Lucic getting noticed

DEREK VAN DIEST, SUN MEDIA

, Last Updated: 3:19 PM ET

It's a highlight they'll be showing for years to come, one which may make Boston Bruins forward Milan Lucic a household name.

On Thursday, Lucic hit Toronto Maple Leafs defenceman Mike Van Ryn into the boards so hard, the glass exploded at the TD Banknorth Garden in Boston.

A couple of fans were cut by the flying shards and Van Ryan was also pulling them from the back of his jersey.

"Between him and big Z (Zdeno Chara) without a doubt, they're the hardest hitters on our team," said Bruins head coach Claude Julien, prior to last night's game against the Edmonton Oilers.

"You can probably put them among the top in the league as well. They're not dirty, but they're hard hitters."

Lucic, 20, has made a big impact since arriving on the scene last season with the Bruins.

Boston's third pick (50th overall) in the 2006 NHL Entry Draft, the Vancouver native was not expected to make the club.

Instead, Lucic was projected to go back to junior, where the previous season he had helped his hometown Giants win the Memorial Cup.

But very much like Sam Gagner with the Oilers, the Bruins never got an opportunity to cut him.

"When he came to camp, he was one of those guys we knew had a good future, but we didn't think he was going to be ready that quickly," Julien said.

"In training camp, he forced us to keep him. He played very well and it was a case of how we were going to handle him.

"He started off getting minimal ice time and as he progressed we gave him a little bit more. Then injuries allowed him to step up.

"He took advantage of his break and by the end of the year, anybody that watched us play could see he was one of our best players in the playoffs."

Lucic scored eight goals and added 19 assists while amassing 89 penalty minutes in 77 games with the Bruins last season.

A physical force, despite his age, the six-foot-three, 228-pound winger also had 13 fights.

"Last year, I just wanted to work hard every day to try to get better," Lucic said.

"At the start I wasn't playing much and I really had to work my way up the lineup. That's what my main focus was, to play hard and contribute more as the season went on."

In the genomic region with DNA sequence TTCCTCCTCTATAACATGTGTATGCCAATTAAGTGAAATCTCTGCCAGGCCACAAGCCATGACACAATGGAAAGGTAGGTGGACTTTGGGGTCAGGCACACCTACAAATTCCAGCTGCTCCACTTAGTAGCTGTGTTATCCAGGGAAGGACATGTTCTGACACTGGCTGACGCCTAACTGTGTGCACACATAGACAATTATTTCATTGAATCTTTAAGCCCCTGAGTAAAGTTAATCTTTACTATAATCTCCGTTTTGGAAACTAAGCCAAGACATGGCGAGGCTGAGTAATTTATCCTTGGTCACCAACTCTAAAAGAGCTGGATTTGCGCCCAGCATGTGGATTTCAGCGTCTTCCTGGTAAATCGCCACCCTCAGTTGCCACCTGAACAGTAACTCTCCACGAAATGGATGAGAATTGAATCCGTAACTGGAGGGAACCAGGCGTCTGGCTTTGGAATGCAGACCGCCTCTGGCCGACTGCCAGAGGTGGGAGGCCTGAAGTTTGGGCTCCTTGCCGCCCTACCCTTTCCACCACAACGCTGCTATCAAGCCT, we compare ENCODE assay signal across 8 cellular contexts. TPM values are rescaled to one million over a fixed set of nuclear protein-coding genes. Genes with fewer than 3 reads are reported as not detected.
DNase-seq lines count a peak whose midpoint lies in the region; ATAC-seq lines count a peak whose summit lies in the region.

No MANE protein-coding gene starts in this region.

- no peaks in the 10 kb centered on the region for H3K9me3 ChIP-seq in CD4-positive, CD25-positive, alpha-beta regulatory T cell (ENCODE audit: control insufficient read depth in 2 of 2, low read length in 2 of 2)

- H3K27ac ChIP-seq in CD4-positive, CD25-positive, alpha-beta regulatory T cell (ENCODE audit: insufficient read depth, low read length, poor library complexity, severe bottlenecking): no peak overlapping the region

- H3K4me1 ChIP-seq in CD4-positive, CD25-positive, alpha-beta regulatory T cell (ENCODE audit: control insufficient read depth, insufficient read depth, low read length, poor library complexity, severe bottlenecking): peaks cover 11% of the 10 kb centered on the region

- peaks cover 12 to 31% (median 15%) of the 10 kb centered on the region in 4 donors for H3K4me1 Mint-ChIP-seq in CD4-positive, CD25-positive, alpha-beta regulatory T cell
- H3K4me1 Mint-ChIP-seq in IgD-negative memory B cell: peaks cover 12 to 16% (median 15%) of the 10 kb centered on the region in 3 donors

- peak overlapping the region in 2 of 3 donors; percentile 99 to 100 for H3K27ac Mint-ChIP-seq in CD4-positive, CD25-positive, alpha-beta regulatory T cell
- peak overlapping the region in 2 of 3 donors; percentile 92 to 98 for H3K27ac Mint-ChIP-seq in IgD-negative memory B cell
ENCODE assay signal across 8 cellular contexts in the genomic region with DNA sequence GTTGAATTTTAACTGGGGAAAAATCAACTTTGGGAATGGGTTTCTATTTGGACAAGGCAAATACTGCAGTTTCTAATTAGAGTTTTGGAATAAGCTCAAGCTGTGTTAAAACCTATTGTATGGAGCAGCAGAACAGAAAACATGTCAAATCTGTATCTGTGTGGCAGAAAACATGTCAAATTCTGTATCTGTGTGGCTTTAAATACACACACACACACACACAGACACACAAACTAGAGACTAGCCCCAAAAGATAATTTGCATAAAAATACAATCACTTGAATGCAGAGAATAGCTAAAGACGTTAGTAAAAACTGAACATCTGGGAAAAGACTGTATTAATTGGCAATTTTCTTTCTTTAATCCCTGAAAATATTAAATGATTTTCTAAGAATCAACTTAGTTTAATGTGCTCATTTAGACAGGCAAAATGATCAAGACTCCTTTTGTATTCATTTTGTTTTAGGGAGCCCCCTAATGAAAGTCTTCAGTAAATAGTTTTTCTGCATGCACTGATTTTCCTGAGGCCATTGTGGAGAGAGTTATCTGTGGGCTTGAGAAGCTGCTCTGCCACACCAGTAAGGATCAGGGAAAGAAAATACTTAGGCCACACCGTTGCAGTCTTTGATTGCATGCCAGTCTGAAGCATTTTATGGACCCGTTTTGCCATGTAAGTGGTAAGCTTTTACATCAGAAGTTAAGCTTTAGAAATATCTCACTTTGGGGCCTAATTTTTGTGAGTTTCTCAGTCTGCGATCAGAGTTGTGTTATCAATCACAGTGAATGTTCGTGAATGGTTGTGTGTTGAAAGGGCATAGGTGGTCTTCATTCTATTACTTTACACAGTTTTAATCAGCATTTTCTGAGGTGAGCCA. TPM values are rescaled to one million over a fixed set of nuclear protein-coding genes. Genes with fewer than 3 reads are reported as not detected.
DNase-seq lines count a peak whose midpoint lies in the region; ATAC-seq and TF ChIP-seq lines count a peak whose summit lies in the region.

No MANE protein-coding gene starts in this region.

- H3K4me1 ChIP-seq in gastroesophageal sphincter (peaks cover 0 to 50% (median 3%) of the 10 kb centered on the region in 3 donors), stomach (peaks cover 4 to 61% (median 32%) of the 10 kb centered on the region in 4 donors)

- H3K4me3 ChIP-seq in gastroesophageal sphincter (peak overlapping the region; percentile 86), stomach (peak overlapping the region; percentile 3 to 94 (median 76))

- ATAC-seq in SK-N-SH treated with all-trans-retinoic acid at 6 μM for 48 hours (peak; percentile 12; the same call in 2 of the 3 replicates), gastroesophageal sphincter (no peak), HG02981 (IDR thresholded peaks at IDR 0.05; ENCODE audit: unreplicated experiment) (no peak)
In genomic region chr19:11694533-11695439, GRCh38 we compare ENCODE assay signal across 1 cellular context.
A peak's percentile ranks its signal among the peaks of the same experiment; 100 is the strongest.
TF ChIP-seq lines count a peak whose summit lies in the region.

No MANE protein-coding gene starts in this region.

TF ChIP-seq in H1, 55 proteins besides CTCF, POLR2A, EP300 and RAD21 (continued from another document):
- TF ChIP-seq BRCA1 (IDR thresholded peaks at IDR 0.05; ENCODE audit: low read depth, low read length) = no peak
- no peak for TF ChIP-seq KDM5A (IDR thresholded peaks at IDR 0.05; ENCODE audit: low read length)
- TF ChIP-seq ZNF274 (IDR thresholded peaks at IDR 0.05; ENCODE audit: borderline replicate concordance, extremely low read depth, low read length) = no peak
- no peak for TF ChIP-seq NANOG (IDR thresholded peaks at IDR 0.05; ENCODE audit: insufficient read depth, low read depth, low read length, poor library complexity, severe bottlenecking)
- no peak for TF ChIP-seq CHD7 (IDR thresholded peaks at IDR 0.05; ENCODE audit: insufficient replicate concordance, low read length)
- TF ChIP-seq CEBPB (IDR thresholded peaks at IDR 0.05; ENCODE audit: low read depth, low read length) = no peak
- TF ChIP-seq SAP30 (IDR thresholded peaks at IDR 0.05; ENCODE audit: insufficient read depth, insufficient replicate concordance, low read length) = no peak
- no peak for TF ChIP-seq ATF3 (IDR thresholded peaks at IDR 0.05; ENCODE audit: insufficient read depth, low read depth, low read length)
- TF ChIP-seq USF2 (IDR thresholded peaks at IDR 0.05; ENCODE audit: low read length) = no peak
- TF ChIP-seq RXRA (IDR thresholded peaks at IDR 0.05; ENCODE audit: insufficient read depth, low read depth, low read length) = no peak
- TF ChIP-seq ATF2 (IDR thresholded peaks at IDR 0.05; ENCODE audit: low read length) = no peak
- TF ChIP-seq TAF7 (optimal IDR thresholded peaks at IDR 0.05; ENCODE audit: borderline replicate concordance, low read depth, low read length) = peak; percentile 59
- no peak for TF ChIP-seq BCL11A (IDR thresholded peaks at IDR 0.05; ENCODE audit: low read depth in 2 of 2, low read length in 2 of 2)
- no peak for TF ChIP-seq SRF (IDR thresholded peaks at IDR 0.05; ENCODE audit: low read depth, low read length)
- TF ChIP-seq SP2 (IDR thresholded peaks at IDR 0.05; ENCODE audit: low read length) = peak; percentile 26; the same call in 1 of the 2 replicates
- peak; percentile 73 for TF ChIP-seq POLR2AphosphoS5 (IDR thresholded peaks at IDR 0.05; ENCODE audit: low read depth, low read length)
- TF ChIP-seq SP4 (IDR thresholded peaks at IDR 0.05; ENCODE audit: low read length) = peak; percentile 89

Heading into last night's game, Lucic had yet to get into a fight this season, But he did collect his first NHL hat trick on Saturday in a 5-4 win over the Atlanta Thrashers.

"It was nice to contribute with the three goals," he said. "But for me it's about how you're going to respond in the next game."

Lucic got a good look at all three goals, deciding to wear contact lenses for the first time since his junior days.

Back then, he'd lost one in a fight and figured it was not worth it. Saturday's performance helped change his mind.

"I don't think it's the reason I scored three goals," Lucic smiled.

"It's just something that the guys on the team have been nagging me about. They've noticed that I've been squinting a lot. They forced me to go get some contacts and it's helped me with my vision.

"I'm near-sighted, so things aren't that clear for me when I'm out on the ice. This just makes everything hi-def for me now."

Lucic is starting to draw comparisons to former Bruins great Cam Neely.

In his day, Neely, now a Bruins' vice-president, was considered the game's most dominant power forward.

"Milan's best asset and his skill set is playing physical, playing the body and creating room for his linemates and himself," Neely said.

"But it's really unfair to compare him to anybody else. I know there were a lot of comparisons between myself and (Terry) O'Reilly.

"Milan is himself and his own person. We're not trying to put any expectations on him, either than what he can bring to our hockey club. He needs to play physical and it helps our team win hockey games when he does."


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